Hridoy Chandra Mandal, the Munshiganj teacher whose detention sparked outrage across the country for teaching science in his classroom, spoke about how his life altered when he was released from jail.

“My family and I are now living in fear,” he said. “People continue to mock and abuse us. Just two weeks ago, I received a threat over a phone call to my daughter.” Hridoy Chandra is now hesitant to teach each science topic in his class and avoids many things. The students who agitated and organised the march against him continued insulting him behind his back.

Shankar Debnath, the founder and teacher of Blue Bird Kindergarten and the main victim of the Nasirnagar incident in Cumilla, is still hiding with his wife after a group of extremists burned down their ancestral home on the pretext of insulting religious sensibilities.

“After that attack, everything, including the respect, dignity, and recognition I had earned in the past 22 years of teaching, turned to ashes,” he said. Fire destroyed his house and school, yet the police kept him in jail for four months and eleven days in the name of safety. On the other hand, those who perpetrated the crime are roaming freely,” Shankar stated.

According to the Act, an investigation report must be submitted within 60 days. If required, investigators can request a 15-day extension.

The willful violation of this norm means that the accused will be subjected to pre-trial horrors such as arrests and extended stays in police custody, which is entirely contrary to the spirit of justice. However, defendants in DSA cases are frequently confronted with roadblocks in their bail applications.

Shafiqul Islam Kajol, the editor of Pokhsokal magazine and a photojournalist, has had eight bail applications denied. Those facing prosecution under the harsh law are not only being punished for simply exercising their right to free expression but their physical wellness is also being jeopardised by attempts to keep them in custody, even though they pose no threat.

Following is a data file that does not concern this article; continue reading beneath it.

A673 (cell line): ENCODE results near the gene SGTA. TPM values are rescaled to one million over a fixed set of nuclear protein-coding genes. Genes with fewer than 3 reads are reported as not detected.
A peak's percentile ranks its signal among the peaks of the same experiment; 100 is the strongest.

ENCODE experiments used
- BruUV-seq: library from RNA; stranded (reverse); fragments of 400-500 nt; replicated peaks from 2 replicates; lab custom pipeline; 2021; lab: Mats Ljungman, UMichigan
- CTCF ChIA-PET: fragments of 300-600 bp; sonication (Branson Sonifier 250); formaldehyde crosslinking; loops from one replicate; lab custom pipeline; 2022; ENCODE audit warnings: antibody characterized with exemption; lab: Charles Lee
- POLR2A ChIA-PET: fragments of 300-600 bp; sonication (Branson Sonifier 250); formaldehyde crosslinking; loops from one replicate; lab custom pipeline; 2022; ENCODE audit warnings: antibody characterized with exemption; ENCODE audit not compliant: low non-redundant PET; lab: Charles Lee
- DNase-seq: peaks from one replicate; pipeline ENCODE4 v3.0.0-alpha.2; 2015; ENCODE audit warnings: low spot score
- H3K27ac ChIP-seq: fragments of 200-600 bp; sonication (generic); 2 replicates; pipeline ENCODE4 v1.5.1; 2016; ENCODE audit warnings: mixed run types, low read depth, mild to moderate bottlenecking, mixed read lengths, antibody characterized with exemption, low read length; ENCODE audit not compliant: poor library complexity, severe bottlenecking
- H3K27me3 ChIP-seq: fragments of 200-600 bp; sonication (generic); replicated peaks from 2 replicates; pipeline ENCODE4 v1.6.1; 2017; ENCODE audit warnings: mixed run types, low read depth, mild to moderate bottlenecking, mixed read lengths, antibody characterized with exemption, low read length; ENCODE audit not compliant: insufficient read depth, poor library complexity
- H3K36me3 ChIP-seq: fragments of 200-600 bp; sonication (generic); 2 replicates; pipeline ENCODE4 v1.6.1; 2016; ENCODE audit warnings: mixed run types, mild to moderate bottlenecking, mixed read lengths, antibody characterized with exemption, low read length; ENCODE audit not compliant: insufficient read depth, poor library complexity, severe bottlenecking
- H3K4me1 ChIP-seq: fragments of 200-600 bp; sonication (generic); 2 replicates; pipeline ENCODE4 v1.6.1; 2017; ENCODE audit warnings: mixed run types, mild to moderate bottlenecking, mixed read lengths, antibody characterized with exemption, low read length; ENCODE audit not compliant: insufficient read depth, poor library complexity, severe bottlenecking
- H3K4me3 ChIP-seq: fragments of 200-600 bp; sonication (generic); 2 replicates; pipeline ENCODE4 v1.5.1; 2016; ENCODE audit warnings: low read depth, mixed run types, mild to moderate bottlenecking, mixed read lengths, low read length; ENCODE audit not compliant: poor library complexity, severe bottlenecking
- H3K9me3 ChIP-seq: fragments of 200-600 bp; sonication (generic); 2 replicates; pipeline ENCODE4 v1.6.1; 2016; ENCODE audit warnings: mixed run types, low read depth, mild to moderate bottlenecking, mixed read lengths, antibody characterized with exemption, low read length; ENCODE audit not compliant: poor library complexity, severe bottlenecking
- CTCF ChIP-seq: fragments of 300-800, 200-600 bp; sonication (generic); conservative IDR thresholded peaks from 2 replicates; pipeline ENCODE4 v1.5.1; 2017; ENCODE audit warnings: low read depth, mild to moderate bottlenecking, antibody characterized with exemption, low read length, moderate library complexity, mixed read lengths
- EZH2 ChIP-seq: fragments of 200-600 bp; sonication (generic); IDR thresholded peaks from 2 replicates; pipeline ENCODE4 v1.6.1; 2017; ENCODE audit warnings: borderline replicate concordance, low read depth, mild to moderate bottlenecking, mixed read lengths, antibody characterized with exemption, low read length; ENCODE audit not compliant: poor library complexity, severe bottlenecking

These are significant dangers to journalists’ freedom to pursue their careers freely and independently.

If a false case is filed under the Women and Children Repression Prevention Act, the victims can seek legal help. However, a victim of a false case under the Digital Security Act has no such protection.

According to Amin Uddin, the Supreme Court Bar Association president, when final reports are prepared, it is assumed that the lawsuit was brought without substantive evidence. He suggested introducing a provision allowing the defendant to sue the plaintiff if the claim is not proven.

Leaving no room for further discussion on abolishing the Act, the Law Minister has repeatedly announced the plan for amending it by the coming September, admitting the misuse of the same. If maintained, we are on the verge of the amendment of the DSA.

Can we now hope for judicial probes into the pending cases?


Author: Santa Islam, Human Rights Researcher
Published link: Would it be too much to hope for judicial inquiries into pending cases under DSA?